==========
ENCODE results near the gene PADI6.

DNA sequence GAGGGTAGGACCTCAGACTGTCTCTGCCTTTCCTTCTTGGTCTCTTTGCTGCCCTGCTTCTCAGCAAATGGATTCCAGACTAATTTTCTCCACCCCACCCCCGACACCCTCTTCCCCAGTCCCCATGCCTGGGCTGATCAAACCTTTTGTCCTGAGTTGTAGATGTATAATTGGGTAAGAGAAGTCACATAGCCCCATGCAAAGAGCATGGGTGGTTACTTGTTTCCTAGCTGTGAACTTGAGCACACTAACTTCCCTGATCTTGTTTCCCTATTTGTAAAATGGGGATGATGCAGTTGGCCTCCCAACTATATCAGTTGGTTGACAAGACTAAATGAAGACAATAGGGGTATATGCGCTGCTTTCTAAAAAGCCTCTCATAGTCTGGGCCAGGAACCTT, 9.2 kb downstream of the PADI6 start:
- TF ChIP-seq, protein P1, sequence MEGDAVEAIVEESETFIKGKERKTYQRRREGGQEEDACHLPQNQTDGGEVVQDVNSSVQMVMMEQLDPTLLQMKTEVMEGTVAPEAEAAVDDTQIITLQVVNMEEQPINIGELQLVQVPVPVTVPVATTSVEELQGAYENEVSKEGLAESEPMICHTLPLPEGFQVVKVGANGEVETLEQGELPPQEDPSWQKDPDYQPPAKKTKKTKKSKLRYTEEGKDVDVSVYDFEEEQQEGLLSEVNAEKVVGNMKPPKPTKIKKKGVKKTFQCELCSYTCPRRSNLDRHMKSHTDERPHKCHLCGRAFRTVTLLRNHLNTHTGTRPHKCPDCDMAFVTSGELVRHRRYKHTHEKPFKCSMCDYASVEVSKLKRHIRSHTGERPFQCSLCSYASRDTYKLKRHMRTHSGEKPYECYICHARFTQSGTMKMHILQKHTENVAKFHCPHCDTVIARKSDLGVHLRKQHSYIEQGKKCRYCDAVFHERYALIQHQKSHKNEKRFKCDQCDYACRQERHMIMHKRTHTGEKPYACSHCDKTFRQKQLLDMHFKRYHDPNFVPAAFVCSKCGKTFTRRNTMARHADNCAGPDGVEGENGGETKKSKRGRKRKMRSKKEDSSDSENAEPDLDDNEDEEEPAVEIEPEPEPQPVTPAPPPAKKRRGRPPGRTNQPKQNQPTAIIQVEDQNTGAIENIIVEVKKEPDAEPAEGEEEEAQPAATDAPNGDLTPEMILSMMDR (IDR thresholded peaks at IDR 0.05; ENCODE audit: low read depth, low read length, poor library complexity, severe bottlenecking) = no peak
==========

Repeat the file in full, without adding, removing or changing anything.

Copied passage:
ENCODE results near the gene PADI6.

DNA sequence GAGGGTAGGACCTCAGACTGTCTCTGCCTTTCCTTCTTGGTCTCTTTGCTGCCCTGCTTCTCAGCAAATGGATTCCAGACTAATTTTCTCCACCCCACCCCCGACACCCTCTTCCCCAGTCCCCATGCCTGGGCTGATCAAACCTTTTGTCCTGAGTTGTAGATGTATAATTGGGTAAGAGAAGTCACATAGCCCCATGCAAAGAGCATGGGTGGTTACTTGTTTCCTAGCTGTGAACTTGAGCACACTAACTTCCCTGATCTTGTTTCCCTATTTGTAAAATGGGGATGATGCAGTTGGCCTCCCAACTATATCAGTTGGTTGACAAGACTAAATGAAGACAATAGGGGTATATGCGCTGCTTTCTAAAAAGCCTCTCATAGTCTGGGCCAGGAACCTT, 9.2 kb downstream of the PADI6 start:
- TF ChIP-seq, protein P1, sequence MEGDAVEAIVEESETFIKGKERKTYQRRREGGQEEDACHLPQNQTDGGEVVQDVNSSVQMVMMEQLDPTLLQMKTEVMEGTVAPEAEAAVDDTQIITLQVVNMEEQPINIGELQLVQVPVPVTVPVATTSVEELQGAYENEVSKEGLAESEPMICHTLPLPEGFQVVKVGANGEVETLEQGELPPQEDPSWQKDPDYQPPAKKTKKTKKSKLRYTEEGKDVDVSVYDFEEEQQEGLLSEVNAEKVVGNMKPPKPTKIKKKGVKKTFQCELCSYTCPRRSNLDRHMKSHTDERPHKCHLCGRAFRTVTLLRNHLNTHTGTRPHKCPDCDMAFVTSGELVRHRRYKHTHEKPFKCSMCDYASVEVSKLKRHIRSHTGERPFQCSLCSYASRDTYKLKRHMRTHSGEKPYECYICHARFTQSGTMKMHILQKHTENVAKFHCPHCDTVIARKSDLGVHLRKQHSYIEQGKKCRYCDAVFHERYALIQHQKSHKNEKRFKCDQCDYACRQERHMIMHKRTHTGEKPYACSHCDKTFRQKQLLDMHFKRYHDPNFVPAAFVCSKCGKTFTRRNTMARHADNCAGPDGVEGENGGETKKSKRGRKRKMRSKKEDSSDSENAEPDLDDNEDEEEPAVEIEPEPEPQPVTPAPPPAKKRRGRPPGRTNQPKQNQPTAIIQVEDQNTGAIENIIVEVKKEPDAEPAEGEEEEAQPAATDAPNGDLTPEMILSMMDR (IDR thresholded peaks at IDR 0.05; ENCODE audit: low read depth, low read length, poor library complexity, severe bottlenecking) = no peak